The Encyclopedia Americana (1920)/Lowell
LOWELL, Mass., city, county-seat of Middlesex County, at the junction of the Concord and Merrimac rivers, and on the New York, New Haven and Hartford and the Boston and Maine railroads, about 25 miles northwest of Boston. Lowell, formerly Chelmsford, was founded in 1822, by the “Merrimac Manufacturing Company,” and named in honor of Francis Cabot Lowell (q.v.). In four years it was incorporated as a town, and in 1836 it was chartered as a city known as the “Workshop of the World.” The city now has an area of over 14 square miles. The city is noted for its great number of manufactories and its large annual output of manufactured articles. The power is obtained from the falls of the Merrimac which here descend 32 feet and from the Concord River; but 80,000 horse-power steam power is used. The “Proprietors of Locks and Canals” was organized early in the 19th century, for the purpose of obtaining and supplying power for cotton factories. The canal system was nearly completed in 1825, but the first canals were more like ordinary ditches; now they are walled and fitted with locks and bridges, all of the best construction and latest improvements. They are so well built that the annual amount spent for repairs is comparatively small. By means of this canal system of seven and one-half miles water power is furnished to many factories in Lowell, then returned to the Merrimac to be used lower down the stream to turn the wheels for the mills in Lawrence.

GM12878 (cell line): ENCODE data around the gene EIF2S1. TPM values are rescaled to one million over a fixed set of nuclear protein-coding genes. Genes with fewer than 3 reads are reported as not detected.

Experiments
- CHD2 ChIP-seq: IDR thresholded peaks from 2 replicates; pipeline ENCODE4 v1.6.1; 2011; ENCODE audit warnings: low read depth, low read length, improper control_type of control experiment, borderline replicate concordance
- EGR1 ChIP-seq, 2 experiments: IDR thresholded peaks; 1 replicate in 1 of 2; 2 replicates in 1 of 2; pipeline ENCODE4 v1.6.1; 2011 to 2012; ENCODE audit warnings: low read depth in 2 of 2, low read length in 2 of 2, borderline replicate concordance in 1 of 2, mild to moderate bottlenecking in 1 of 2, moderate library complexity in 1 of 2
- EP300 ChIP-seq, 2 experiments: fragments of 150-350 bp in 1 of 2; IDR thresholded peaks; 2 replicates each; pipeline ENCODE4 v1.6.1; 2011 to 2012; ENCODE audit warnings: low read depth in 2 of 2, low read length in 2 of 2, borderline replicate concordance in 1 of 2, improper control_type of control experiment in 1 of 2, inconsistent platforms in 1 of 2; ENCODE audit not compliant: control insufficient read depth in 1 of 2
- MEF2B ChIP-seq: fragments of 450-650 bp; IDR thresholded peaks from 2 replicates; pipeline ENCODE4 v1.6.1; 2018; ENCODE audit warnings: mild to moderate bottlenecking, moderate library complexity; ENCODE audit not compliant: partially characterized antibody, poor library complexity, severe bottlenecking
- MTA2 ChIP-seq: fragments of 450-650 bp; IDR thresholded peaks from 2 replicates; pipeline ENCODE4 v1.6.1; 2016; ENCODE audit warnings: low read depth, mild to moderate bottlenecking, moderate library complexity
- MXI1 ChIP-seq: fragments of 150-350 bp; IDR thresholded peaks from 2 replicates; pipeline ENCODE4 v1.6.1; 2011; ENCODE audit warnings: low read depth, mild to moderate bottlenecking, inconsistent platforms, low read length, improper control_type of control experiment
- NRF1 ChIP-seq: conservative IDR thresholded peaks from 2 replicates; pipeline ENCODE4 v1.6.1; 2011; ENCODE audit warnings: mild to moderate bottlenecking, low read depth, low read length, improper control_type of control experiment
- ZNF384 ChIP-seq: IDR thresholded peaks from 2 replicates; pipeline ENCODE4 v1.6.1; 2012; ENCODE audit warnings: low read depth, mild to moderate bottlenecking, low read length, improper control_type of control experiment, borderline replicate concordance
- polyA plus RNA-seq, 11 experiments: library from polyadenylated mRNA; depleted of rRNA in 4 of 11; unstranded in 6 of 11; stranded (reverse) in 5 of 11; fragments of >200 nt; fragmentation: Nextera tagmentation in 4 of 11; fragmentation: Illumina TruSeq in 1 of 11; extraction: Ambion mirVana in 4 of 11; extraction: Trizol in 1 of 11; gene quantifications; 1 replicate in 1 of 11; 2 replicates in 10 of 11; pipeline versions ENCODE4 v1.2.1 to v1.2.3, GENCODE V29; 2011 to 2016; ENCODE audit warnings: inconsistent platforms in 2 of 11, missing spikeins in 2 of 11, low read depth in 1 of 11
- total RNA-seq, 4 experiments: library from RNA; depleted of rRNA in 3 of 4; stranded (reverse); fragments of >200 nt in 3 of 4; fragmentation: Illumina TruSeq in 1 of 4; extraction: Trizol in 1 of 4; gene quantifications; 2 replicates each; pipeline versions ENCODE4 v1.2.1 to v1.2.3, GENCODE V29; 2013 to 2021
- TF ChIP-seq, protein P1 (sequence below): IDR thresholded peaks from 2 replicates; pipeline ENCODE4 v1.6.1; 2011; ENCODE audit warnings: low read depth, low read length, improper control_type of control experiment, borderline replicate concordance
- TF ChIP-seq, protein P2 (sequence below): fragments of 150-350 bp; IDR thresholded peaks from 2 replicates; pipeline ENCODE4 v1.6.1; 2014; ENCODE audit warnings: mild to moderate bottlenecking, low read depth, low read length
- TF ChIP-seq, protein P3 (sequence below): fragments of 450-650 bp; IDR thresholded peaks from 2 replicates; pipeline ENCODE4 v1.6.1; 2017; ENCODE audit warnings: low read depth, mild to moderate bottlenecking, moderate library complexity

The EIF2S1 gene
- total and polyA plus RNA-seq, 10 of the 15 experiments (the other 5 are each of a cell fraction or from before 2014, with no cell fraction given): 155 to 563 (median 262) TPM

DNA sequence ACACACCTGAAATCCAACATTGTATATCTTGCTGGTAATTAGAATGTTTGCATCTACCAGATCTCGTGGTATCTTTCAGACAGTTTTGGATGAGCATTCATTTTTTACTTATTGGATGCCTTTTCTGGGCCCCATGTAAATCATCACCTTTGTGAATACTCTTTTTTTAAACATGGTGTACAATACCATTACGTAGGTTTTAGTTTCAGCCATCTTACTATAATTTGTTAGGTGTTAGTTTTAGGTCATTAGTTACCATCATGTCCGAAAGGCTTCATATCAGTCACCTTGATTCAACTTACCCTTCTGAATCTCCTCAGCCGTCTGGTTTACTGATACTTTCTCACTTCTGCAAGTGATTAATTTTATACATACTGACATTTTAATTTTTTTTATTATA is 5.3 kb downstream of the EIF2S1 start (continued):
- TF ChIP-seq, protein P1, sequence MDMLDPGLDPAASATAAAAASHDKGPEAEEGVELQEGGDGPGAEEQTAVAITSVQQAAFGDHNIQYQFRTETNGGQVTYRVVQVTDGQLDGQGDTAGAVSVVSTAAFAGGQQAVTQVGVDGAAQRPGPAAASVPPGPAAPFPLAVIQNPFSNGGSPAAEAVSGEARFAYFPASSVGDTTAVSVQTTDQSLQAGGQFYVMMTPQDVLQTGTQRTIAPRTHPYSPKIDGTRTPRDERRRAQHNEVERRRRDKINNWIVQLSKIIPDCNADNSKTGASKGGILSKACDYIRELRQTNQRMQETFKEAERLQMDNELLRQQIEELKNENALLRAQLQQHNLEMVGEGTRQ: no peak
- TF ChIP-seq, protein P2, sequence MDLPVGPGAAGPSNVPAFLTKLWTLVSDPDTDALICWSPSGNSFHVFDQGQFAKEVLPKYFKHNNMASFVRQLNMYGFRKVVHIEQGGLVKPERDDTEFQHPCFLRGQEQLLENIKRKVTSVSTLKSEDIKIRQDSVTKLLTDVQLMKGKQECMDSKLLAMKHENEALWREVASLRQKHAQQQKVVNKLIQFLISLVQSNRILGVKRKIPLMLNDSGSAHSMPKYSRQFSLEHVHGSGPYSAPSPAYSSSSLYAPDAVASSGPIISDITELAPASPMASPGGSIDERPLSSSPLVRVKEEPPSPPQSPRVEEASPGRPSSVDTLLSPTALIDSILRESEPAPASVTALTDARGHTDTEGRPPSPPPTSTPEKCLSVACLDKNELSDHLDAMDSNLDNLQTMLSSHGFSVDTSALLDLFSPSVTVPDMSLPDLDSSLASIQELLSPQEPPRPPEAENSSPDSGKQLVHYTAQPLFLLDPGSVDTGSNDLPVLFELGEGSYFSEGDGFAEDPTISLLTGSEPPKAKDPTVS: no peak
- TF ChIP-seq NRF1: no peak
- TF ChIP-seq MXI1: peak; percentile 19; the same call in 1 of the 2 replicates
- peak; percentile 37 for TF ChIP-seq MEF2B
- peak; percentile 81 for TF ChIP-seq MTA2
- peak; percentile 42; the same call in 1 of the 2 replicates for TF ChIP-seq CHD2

Some of the manufacturing establishments are woolen and cotton factories, hosiery and knitting mills, carpet and felt factories, bleacheries, dyeing works, machine-shops, patent-medicine works, a cartridge factory and furniture factories. Lowell has many points of historic and scenic interest and a number of fine public buildings. The educational institutions are the State Normal School, the Rogers Hall School, the Lowell Textile School, Saint Patrick's Academy, a high school, and public and parish elementary schools. The city has the Lowell Hospital, Lowell General Hospital, Saint John's Hospital, Saint Peter's Orphanage, Theodore Edson Orphanage, Ayer Home for Young Women and Children, Saint Patrick's Home for Working Women and the Old Ladies' Home.
The annual amount of municipal expenditures is about $2,206,859.30; the principal items are for schools about $463,942; for hospitals, almshouses, etc., $120,000; for police department, $167,000; for the fire department, $193,000; for municipal lighting, $121,000; for waterworks, $240,000. The waterworks were built in 1873 at a cost of about $2,875,000. There are now about 130 miles of mains. The waterworks are owned and operated by the city. Pop. 106,294, about 40 per cent of whom are of foreign birth. Consult Drake, ‘History of Middlesex County’; ‘Illustrated History of Lowell.’